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Kidney Health Knowledge Guide

What do your kidneys do?

Diagram of a kidney shows unfiltered blood flowing into the kidney through the renal artery and filtered blood exiting through the renal vein. The ureter carries urine from the kidney to the bladder. The kidneys are located on either side of the spine, just below the ribcage. Usually a person has two kidneys, which are formed early during pregnancy. The kidneys play a crucial role in maintaining the body's overall health by performing several important functions:

  • Filtration of blood: The primary job of the kidneys is to filter waste products, fluids, and toxins from the bloodstream. In adults, the kidneys process around 120 to 150 quarts of blood and produce 1-2 liters of urine every day. The amount of urine made each day is smaller in children and babies.

  • Regulation of Fluid and Electrolyte Balance: The kidneys help to balance water and electrolytes (such as sodium, potassium, calcium, and phosphorus) in the body. They help keep substances needed in the body while excess amounts are lost in urine.

  • Acid-Base Balance: The kidneys help maintain the body's pH level, which is needed for functioning of enzymes and other cell processes.

  • Blood Pressure Regulation: The kidneys help control blood pressure by adjusting the amount of water and salt in the bloodstream. They also make hormones which are involved in regulating blood pressure.

  • Red Blood Cell Production: The kidneys make a hormone called erythropoietin, which helps the bone marrow make red blood cells. Red blood cells are responsible for carrying oxygen throughout the body.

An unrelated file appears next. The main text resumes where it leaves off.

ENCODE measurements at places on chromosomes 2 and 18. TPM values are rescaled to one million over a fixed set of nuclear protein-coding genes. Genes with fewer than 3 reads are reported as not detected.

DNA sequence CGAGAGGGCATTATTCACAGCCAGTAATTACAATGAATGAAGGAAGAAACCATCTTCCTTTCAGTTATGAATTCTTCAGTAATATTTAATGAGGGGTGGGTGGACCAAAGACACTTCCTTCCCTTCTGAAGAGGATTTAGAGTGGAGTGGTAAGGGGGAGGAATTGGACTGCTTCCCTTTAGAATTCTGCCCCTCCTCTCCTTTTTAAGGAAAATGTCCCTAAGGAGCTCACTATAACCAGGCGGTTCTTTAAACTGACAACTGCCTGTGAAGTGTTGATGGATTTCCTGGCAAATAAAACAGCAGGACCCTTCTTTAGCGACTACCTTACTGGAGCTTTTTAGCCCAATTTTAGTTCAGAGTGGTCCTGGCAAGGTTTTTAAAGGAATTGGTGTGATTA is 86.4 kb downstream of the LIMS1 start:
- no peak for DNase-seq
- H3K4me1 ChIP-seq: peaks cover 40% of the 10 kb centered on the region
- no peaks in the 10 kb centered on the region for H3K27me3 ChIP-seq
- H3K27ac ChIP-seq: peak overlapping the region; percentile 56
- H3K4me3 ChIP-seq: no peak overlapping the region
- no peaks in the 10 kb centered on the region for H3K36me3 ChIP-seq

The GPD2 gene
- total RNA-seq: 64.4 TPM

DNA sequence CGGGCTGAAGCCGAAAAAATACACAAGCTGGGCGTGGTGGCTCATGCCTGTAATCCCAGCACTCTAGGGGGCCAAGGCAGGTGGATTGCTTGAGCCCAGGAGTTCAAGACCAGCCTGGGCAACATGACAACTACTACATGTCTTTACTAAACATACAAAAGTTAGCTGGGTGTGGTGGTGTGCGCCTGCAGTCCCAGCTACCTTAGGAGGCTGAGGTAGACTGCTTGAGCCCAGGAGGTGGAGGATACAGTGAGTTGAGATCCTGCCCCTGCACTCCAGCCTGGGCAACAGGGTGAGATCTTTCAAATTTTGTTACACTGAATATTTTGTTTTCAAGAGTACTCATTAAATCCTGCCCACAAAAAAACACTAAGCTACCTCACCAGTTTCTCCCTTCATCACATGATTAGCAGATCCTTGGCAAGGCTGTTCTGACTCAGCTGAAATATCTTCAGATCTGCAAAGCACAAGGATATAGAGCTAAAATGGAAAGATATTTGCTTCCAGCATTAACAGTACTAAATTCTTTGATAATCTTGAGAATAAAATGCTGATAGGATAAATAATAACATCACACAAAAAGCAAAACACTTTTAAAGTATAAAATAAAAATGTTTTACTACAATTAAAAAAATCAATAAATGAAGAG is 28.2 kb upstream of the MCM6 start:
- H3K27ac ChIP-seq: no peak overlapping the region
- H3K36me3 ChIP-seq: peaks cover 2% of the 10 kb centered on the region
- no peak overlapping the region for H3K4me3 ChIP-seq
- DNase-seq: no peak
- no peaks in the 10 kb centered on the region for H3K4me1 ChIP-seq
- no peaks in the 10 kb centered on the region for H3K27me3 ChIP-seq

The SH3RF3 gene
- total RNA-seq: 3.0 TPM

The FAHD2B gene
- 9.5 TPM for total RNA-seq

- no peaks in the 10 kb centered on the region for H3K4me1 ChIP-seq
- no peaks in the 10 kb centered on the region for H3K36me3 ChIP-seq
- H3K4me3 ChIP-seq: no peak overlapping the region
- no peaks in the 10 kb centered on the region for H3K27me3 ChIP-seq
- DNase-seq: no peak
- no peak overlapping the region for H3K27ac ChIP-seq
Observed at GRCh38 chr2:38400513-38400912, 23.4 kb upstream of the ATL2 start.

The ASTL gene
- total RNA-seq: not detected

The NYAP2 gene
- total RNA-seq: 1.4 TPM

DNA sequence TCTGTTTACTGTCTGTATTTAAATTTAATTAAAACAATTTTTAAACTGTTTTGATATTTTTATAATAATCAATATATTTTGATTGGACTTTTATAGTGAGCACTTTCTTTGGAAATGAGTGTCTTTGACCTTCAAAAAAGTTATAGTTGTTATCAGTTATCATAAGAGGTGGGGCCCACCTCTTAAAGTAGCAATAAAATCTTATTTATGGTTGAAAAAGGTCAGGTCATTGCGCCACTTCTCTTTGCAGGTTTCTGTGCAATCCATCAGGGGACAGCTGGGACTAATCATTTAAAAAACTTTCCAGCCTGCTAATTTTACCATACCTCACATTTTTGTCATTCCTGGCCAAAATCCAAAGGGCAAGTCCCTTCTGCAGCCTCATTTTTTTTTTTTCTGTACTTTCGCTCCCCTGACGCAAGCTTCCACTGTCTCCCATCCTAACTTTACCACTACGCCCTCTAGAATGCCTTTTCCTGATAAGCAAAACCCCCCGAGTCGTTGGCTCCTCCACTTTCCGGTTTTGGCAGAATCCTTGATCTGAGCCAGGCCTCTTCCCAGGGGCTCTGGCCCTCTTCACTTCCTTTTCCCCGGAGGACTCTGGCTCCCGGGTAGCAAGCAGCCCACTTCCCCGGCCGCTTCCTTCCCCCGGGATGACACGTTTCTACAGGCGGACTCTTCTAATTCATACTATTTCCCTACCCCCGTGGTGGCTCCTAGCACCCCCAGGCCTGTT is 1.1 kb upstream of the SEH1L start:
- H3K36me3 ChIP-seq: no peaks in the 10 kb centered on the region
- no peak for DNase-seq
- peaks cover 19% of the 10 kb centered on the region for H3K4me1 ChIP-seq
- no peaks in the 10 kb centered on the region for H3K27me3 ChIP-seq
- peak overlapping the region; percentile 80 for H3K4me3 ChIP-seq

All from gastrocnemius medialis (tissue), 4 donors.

• Activation of Vitamin D: The kidneys activate vitamin D, which is needed to absorb calcium in the stomach. This helps to keep bones healthy.

  • Waste Excretion: Besides filtering waste products from the bloodstream, the kidneys release them from the body through urine.

Overall, the kidneys play a vital role in ensuring the body's internal environment remains stable and functional. If the kidneys are not functioning properly, waste products and excess fluids can build up in the body, leading to various health issues.

Why can your kidneys stop working normally?

Kidneys can stop working suddenly (acute kidney injury) or slowly over time (chronic kidney disease). This change in kidney function can be caused by many things that hurt the kidneys. Some common causes include:

  • Decreased blood flow to the kidneys: This can result from conditions like dehydration, severe blood loss (hemorrhage), low blood pressure (hypotension), or poor heart function.

  • Kidney damage: This can occur due to infections, kidney inflammation (nephritis), certain medications (such as some antibiotics or nonsteroidal anti-inflammatory drugs), toxins, or contrast agents needed for medical imaging.

  • Obstruction of the urinary tract: Conditions like kidney stones or tumors can block the flow of urine, leading to kidney injury.

  • Systemic illness: Serious infections (sepsis) or multiple organ failure can also affect kidney function.